In the second issue, a year has passed, and the long-term effects of the iEye on society are felt. Virtually everyone wears the iEye, and in fact, Buddy gets called out by his boss for keeping the glasses on but not being on the "Sproutville" grid being relentlessly bombarded by advertisements and everything else that's projected through the iEye. Even though he's the "most productive member of [his] unit," culture is so centered around the iEye he's being punished for not doing his part. He talks with Dave, who's enamored with the freedom of the iEye, particularly those concerning the one-click-and-it's-paid-for licensing structure--too enamored to see the developing catastrophe. And Jane seems to be deeper in Sproutville than ever. Meanwhile, Liz Evers finds herself on the outs with Sprout, at odds with Secretary Chavez. Those EULAs everyone clicked through without reading really do come back to bite everyone on the butt in some heartbreaking ways. The storyline really doesn't feel soft through this middle third, but again there is a lot of information being thrown at the reader on every page, this time mostly without the same humor as in the first story. When we arrive at the end of this story, we've seen the rise of a resistance to the Sproutville world, and learn what Jane's really been up to, setting up the climactic third act for next month.
I must say, after reading these first two issues of the planned three-issue miniseries, that Pak has quite an imagination and treats the concepts introduced herein with the gravitas they deserve. Artists R.B. Silva, Alexandre Palomaro, DYM, and Java Tartaglia improve from issue to issue, with a nice, clean style and colors that pop. It's a great premise made all the more interesting by its presentation in the online format, and its distribution under a Creative Commons Attribution Non-Commercial Share Alike License. In layman's terms, it uniquely allows other creators to build upon the work non-commercially, as long as they credit Pak Man Productions. In other words, while the series does a fine job of introducing this brave new world and its inherent conflicts, this could well be only the beginning of the Vision Machine. Conceivably we could see other adventures designed by others, bringing to light other facets of Sproutville, using Pak's original manuscript here as guidepath and venturing out into unknown waters. We could see critical discussions on par with what I witnessed at the New York Comic Con panel. The possibilities are endless!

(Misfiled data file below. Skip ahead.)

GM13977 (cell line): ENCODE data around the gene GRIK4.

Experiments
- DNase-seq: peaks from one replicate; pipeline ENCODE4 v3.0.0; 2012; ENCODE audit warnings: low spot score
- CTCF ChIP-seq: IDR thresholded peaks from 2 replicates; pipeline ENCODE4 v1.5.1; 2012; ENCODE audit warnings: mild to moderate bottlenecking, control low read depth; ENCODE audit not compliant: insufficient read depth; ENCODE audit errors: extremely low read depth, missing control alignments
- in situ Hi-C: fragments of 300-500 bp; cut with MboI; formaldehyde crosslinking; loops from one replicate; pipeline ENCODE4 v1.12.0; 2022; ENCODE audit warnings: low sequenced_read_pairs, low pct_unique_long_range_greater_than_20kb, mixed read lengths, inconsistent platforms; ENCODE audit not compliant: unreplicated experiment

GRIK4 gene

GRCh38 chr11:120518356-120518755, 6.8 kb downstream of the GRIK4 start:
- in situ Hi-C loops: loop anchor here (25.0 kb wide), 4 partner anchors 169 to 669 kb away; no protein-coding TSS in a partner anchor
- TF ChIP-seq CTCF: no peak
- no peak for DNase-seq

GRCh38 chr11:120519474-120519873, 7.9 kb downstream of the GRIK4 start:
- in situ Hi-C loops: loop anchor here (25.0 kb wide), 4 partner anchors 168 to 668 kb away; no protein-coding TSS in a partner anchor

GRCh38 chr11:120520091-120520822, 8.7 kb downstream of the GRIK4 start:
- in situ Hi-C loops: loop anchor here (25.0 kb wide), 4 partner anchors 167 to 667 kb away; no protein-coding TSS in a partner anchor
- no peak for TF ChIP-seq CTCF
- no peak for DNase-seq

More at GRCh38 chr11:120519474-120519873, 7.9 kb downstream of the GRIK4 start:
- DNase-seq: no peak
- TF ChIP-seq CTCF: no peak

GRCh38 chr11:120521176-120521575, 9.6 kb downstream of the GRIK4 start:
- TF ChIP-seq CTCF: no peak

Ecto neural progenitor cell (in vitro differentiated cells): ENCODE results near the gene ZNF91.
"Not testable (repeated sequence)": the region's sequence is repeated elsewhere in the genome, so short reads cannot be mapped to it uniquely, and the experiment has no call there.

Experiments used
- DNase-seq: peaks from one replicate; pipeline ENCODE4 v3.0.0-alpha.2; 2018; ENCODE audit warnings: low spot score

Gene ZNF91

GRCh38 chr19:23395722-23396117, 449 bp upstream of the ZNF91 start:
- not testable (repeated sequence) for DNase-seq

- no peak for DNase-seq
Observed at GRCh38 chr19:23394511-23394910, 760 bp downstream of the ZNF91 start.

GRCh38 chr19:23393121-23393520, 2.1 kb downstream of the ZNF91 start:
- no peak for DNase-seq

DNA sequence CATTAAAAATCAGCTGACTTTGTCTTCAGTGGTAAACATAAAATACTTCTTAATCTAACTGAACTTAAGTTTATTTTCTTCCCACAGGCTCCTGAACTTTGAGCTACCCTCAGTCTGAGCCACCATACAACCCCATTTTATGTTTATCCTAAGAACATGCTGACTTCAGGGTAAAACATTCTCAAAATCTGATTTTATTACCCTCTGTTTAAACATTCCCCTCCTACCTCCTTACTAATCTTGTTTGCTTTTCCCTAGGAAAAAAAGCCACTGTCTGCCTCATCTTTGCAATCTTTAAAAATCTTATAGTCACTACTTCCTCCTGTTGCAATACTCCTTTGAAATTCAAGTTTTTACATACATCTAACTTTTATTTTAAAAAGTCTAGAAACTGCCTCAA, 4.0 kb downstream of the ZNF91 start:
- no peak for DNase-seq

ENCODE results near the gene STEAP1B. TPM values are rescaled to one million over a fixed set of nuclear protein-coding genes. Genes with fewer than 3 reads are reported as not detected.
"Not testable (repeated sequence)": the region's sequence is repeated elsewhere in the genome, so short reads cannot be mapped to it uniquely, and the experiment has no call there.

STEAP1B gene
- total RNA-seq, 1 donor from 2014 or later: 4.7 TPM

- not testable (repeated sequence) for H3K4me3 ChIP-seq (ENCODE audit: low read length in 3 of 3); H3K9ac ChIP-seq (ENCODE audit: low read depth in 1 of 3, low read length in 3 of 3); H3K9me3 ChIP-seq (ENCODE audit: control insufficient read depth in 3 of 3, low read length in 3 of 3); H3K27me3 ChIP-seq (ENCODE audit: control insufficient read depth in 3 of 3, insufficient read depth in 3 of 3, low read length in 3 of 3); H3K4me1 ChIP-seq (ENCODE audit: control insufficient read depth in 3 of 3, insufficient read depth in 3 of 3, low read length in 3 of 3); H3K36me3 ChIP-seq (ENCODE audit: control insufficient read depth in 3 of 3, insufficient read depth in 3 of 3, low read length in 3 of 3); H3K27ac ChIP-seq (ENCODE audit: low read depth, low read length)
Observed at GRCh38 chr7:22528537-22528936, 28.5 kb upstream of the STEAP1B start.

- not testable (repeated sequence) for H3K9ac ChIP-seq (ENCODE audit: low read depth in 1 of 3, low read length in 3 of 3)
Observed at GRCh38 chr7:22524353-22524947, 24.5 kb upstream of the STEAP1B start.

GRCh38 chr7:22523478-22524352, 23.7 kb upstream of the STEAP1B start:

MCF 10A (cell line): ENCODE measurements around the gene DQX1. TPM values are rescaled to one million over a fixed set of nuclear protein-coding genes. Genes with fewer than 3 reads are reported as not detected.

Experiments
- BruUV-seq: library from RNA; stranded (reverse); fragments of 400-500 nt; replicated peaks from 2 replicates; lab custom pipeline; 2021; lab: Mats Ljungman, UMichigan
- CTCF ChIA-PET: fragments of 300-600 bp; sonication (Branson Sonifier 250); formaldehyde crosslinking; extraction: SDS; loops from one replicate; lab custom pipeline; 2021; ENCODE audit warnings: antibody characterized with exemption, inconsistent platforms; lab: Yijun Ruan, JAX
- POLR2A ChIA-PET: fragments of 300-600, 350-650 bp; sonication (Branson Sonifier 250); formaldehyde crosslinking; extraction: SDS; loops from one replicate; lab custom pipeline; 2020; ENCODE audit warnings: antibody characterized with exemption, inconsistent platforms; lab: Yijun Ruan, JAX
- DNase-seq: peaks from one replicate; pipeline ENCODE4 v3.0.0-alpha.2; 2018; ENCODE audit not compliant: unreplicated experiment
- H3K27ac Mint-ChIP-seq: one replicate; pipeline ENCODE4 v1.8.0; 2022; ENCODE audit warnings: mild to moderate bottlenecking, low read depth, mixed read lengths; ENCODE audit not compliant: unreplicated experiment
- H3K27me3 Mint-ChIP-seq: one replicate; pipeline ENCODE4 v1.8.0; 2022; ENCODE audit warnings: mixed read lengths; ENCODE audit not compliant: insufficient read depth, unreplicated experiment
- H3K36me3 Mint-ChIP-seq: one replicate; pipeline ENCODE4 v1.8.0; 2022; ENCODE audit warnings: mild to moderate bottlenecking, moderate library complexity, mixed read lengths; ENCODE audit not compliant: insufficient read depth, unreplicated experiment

Make no mistake: Pak and Silva's Vision Machine is top-notch from top to bottom, filled with intriguing concepts and frightening warnings of the not-too-distant future. If the third and final (?) issue of the series is anywhere near as interesting as these first two, we're in for a treat. So do yourself a favor, if you're a reader of Pak's Incredible Hulks, or Incredible Hercules, or Magneto: Testament, or any of his other work, or if you're a fan of speculative fiction, or crazy sci-fi, or technology-run-amok stories, make your way to http://www.visionmachine.net and buddy up with Buddy, Dave, and Jane.
Publicity info for Vision Machine:
VISION MACHINE #2 (of 3)
Pak Man Productions
Written by Greg Pak
Pencils by R.B. Silva
Inks by DYM and Alexandre Palomaro
Colors by Java Tartaglia
Letters by Charles Pritchett
Follow Sprout CEO Liz Chitkala Evers on Twitter @sproutboss
Follow "Vision Machine" writer Greg Pak on Twitter @gregpak
In the year 2061, Sprout Computers releases the iEye, a pair of glasses that allow you to effortlessly record, edit, and add special effects to anything you see -- and instantly share it with the world. It's all of the insane potential of digital media and social networking at the speed of thought, and three film grads named BUDDY, DAVE, and JANE have embraced the new dream. But now the other shoe's about to drop... Don't miss the second issue of "Planet Hulk" writer Greg Pak's insane new sci fi story, gloriously pencilled by up-and-coming superstar R.B. Silva ("Jimmy Olsen").
WHAT THE CRITICS ARE SAYING:
"Pak is absolutely on fire here... Meanwhile, RB Silva is creating some of the most intricate and well rounded art of his career."
"Somewhere on the cynicism scale between Warren Ellis and Cory Doctorow, Greg Pak creates a story that makes you reexamine your iPhones and Twitter feeds, wondering, just whose future are they truly benefiting?"
"Book of the Week" honors from Awesomed By Comics